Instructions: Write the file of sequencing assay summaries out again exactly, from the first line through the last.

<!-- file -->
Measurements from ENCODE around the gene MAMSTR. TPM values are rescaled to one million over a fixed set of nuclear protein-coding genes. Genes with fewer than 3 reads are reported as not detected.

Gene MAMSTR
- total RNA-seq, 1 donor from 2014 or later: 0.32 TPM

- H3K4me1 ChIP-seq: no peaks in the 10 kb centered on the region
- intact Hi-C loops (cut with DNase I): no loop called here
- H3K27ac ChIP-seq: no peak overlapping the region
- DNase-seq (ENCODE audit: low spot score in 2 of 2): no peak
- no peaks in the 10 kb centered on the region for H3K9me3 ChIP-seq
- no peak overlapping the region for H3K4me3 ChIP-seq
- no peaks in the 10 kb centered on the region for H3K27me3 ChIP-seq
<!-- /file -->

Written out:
Measurements from ENCODE around the gene MAMSTR. TPM values are rescaled to one million over a fixed set of nuclear protein-coding genes. Genes with fewer than 3 reads are reported as not detected.

Gene MAMSTR
- total RNA-seq, 1 donor from 2014 or later: 0.32 TPM

- H3K4me1 ChIP-seq: no peaks in the 10 kb centered on the region
- intact Hi-C loops (cut with DNase I): no loop called here
- H3K27ac ChIP-seq: no peak overlapping the region
- DNase-seq (ENCODE audit: low spot score in 2 of 2): no peak
- no peaks in the 10 kb centered on the region for H3K9me3 ChIP-seq
- no peak overlapping the region for H3K4me3 ChIP-seq
- no peaks in the 10 kb centered on the region for H3K27me3 ChIP-seq